Final product contains up to three errors in spelling, punctuation, or grammar that do not alter the meaning of the text.
Final product contains more than three errors in spelling, punctuation, or grammar.
How To Deliver News From a Neutral Perspective
Introduce Types of Journalism
Teachers can first introduce different types of journalism to students. They can also point out the importance of truth in this field of work and how journalists can remain unbiased while delivering important news to avoid any controversies.
Use Comprehensive Information
Students should gather all relevant data about the subject from a variety of trustworthy sources. Before presenting a topic to an audience, be sure they grasp it completely.
Use Unbiased and Objective Language
Pick words that are clear, impartial, and devoid of any emotional overtones. Avoid using language that is dramatic or overblown since it could skew perception. Teachers should help the students differentiate between neutral and biased writing styles.
Give the Facts First
The most significant and factual information should come first in your presentation. This makes sure that before any analysis or opinion, your audience is given the pertinent information. Students should also confirm the accuracy of these facts before using them.
Establish a Clear Line Between Facts and Analysis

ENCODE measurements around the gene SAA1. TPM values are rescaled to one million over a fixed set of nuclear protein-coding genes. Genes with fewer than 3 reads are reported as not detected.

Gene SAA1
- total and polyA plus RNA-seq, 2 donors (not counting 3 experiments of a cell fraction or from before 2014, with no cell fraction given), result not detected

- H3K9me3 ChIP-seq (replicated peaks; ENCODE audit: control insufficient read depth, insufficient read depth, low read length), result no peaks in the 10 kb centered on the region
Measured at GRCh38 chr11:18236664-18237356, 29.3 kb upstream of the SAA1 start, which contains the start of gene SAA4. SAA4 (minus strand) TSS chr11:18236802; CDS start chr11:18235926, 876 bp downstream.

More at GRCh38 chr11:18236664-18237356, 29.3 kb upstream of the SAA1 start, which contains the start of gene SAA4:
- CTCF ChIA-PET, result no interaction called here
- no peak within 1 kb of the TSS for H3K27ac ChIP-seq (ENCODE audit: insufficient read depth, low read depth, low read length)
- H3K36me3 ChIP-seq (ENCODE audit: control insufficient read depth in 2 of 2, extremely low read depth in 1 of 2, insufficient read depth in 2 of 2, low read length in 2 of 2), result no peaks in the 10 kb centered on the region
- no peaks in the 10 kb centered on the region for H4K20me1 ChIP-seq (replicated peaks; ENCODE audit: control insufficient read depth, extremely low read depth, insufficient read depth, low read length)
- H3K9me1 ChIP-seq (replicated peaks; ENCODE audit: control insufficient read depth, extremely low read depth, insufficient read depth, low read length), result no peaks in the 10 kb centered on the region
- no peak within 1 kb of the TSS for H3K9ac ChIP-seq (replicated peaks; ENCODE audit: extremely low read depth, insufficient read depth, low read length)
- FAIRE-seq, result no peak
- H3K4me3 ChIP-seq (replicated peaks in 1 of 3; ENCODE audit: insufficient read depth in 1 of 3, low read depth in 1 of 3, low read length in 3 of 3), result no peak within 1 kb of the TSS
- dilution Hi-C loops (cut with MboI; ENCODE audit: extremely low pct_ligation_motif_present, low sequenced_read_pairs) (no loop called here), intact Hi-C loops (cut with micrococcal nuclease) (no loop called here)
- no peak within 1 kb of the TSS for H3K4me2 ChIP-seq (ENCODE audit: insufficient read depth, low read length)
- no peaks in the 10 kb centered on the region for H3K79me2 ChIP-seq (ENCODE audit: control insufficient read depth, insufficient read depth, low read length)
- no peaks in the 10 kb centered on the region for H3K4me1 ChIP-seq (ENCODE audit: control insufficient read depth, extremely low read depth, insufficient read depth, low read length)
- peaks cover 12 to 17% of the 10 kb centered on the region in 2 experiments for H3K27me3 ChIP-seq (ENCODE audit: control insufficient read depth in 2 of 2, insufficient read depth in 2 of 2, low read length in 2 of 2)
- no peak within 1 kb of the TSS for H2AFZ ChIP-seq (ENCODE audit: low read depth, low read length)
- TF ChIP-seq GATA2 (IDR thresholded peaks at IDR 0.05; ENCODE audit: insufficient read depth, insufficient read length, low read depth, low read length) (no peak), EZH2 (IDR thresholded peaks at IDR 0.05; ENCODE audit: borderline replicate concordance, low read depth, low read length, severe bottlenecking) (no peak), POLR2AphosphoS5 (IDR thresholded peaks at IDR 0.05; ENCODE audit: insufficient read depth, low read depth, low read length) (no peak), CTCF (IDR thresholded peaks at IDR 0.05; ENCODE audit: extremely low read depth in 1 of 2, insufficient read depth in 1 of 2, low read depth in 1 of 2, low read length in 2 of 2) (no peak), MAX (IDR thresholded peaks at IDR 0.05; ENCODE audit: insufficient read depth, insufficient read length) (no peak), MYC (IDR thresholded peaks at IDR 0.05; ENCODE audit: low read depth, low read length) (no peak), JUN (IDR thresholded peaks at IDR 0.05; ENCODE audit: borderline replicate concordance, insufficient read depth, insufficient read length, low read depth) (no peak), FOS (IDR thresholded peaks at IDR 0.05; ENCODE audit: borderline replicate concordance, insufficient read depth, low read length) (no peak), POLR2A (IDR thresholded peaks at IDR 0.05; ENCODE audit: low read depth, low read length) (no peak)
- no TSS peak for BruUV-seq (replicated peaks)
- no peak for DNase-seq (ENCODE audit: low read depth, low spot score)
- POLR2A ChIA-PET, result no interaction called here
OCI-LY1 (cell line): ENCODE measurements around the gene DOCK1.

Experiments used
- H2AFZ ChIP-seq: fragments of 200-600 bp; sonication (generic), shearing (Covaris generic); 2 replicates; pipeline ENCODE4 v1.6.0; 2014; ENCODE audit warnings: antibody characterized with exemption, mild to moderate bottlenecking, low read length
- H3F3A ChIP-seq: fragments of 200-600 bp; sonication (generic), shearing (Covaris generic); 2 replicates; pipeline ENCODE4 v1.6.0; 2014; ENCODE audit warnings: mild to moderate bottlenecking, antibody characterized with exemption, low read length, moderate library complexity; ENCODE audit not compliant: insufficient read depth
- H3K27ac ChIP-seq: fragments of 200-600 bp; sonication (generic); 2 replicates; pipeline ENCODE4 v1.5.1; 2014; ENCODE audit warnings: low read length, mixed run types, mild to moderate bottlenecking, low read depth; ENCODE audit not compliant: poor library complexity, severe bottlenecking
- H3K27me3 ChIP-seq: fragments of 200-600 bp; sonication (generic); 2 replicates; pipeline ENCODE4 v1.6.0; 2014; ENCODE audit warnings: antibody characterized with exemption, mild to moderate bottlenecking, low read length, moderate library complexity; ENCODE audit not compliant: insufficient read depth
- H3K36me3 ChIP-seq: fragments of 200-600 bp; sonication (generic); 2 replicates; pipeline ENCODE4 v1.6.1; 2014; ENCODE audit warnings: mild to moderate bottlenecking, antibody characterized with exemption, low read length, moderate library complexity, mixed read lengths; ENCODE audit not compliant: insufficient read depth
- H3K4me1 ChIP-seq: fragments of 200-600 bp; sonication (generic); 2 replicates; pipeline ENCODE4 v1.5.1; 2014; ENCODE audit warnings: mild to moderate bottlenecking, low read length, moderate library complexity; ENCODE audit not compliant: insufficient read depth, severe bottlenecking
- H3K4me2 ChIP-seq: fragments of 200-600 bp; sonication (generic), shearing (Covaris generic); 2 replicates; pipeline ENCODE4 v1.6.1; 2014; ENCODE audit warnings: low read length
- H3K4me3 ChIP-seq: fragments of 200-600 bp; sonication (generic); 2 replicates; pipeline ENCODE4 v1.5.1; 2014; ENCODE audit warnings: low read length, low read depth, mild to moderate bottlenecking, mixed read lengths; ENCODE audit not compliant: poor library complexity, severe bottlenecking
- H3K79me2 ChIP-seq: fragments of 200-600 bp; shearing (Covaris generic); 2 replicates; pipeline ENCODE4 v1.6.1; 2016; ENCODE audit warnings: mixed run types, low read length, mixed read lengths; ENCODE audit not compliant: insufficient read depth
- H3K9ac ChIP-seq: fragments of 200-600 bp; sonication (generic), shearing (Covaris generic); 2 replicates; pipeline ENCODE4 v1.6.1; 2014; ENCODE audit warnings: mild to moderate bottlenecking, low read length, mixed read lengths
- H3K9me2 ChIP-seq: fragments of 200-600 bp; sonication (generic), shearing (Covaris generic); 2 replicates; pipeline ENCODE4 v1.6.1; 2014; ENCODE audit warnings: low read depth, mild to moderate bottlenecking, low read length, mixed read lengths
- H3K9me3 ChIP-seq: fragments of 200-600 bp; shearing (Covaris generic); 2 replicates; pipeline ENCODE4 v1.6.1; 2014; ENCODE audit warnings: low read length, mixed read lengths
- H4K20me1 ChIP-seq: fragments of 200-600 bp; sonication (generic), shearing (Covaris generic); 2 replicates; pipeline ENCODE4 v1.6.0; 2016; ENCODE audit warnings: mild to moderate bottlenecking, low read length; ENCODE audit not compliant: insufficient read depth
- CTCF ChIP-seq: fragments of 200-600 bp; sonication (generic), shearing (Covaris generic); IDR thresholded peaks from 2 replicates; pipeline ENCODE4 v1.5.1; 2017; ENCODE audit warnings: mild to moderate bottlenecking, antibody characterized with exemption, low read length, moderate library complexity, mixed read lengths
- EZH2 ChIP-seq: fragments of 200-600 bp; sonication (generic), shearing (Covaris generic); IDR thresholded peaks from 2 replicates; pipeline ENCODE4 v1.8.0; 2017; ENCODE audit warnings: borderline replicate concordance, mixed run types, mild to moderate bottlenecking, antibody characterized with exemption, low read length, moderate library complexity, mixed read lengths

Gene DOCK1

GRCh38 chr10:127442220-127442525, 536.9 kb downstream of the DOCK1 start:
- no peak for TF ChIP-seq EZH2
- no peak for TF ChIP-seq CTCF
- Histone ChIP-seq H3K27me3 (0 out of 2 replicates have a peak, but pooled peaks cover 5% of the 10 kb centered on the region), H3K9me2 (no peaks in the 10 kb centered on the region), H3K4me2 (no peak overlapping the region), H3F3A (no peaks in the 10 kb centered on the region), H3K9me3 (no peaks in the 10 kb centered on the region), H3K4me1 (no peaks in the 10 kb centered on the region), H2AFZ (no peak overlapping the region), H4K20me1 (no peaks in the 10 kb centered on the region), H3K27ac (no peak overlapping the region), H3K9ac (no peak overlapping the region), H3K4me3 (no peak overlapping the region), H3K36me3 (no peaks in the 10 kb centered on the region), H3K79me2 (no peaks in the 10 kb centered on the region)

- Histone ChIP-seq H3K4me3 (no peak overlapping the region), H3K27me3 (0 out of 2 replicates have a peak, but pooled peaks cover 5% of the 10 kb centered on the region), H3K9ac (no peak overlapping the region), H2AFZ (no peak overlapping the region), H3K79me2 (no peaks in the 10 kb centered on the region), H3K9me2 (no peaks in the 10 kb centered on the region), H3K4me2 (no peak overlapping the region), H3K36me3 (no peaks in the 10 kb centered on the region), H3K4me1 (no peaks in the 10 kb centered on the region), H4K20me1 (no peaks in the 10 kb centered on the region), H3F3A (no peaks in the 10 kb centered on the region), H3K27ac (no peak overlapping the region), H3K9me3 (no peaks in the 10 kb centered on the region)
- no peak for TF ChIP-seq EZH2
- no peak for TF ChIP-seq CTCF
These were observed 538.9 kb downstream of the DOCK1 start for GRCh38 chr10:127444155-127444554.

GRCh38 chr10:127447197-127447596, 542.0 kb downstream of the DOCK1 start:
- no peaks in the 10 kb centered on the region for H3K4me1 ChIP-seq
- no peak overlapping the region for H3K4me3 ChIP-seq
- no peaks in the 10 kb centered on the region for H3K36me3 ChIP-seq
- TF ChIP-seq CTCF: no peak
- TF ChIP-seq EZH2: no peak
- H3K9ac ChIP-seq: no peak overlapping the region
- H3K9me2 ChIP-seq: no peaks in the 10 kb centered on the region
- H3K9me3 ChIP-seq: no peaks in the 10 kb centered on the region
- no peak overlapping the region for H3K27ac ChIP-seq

Make a clear distinction between any analysis or opinions you offer and objective facts. To prevent confusion, use distinct parts or lucid signs.
Frequently Asked Questions About Shakespearean Newspaper Announcement: Hamlet
Why should students work on the project of creating a newspaper announcement for Hamlet?
Readers might experience "Hamlet" through the perspective of Shakespearean language and historical context by creating such an announcement. It offers a fresh viewpoint that broadens comprehension while enveloping readers in the historical context of the play. The students can also experience a different field and type of work that journalists do through this activity for future consideration.
What Information Can the Announcement Contain?
The announcement may contain a variety of information such as Headlines: Catchy names for the key themes, characters, or events, News Reports: Extensive accounts of major dramatic occurrences, such as King Hamlet's ghostly presence or Hamlet's pretended insanity, Editorials: Statements of opinion on the themes, motivations, or societal repercussions of the play, Interviews: Characters are given fictional interviews in which they discuss their viewpoints on the events and Ads: Creative commercials for goods or services related to the themes and setting of the play.
What News Article Concepts Could You Use for the Announcement?
The emergence of King Hamlet's ghost, Hamlet's alleged insanity, the political games played out at the royal court, Ophelia's tragic demise and the catastrophic showdown at the end might all be subjects for news stories.